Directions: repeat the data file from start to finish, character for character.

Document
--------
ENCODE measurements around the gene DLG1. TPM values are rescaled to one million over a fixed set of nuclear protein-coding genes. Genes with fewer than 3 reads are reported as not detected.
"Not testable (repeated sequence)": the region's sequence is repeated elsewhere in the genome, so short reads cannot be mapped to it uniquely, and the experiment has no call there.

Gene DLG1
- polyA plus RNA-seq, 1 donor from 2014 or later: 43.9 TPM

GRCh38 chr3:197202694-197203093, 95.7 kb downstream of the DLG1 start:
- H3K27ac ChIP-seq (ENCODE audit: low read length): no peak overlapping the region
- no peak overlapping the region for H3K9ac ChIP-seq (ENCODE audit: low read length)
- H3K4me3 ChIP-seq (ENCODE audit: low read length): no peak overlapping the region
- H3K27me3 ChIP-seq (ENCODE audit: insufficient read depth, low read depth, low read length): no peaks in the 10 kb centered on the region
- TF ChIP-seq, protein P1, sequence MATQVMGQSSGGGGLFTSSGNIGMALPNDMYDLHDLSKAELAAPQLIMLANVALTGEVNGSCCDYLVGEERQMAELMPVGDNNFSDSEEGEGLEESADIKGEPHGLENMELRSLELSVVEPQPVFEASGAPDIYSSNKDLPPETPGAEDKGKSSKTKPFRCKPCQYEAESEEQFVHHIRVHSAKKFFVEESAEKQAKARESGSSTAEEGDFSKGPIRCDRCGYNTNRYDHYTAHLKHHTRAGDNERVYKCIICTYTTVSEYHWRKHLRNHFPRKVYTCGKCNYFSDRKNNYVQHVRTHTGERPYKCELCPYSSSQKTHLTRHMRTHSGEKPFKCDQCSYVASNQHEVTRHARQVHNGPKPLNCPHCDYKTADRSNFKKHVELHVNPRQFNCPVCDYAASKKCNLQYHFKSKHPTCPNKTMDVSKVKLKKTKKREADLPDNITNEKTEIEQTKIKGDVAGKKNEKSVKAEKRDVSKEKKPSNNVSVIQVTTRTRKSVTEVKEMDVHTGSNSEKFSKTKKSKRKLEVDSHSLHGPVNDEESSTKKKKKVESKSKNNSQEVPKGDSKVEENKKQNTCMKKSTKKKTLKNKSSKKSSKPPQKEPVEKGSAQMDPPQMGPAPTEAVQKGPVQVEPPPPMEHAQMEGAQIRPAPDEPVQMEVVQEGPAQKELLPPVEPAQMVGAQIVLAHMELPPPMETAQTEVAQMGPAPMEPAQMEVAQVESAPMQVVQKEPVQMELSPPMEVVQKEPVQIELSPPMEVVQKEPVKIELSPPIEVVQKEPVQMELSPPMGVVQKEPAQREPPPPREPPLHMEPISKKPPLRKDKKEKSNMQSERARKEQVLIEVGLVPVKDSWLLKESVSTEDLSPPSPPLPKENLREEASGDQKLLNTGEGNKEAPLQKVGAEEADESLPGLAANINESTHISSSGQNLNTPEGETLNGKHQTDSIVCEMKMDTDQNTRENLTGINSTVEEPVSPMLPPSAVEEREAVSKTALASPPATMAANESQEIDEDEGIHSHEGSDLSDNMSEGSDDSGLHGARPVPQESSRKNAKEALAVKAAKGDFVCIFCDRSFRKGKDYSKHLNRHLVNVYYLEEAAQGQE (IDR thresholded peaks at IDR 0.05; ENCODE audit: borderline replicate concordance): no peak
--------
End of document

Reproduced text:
ENCODE measurements around the gene DLG1. TPM values are rescaled to one million over a fixed set of nuclear protein-coding genes. Genes with fewer than 3 reads are reported as not detected.
"Not testable (repeated sequence)": the region's sequence is repeated elsewhere in the genome, so short reads cannot be mapped to it uniquely, and the experiment has no call there.

Gene DLG1
- polyA plus RNA-seq, 1 donor from 2014 or later: 43.9 TPM

GRCh38 chr3:197202694-197203093, 95.7 kb downstream of the DLG1 start:
- H3K27ac ChIP-seq (ENCODE audit: low read length): no peak overlapping the region
- no peak overlapping the region for H3K9ac ChIP-seq (ENCODE audit: low read length)
- H3K4me3 ChIP-seq (ENCODE audit: low read length): no peak overlapping the region
- H3K27me3 ChIP-seq (ENCODE audit: insufficient read depth, low read depth, low read length): no peaks in the 10 kb centered on the region
- TF ChIP-seq, protein P1, sequence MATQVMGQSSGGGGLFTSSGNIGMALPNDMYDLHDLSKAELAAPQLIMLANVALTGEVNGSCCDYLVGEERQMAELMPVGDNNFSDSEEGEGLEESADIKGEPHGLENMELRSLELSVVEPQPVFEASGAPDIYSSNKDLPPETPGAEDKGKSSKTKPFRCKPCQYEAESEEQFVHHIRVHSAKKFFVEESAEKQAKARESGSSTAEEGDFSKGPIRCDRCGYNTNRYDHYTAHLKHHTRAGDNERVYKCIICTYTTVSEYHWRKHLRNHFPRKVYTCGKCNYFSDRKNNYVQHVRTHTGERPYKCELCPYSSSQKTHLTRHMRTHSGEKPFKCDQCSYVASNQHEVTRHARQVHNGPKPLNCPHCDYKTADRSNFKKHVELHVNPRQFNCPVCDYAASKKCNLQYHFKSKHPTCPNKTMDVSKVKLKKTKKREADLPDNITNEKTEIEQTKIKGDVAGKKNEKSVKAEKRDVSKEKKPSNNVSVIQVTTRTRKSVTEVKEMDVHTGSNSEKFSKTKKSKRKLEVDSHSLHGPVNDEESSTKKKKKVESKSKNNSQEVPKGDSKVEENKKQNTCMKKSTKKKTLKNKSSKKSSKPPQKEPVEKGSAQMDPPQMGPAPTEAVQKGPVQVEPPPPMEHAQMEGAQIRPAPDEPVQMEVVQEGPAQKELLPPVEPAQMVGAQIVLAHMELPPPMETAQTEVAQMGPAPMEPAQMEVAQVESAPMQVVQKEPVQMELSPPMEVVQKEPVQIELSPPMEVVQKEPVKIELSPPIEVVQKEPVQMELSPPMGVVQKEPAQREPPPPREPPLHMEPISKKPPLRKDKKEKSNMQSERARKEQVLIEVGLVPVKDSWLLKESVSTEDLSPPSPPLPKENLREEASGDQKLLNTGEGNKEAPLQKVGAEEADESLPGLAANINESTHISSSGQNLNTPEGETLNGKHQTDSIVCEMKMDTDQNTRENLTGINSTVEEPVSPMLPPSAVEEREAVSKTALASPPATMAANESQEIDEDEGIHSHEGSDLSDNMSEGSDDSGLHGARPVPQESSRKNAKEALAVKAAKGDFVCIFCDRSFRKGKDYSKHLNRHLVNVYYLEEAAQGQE (IDR thresholded peaks at IDR 0.05; ENCODE audit: borderline replicate concordance): no peak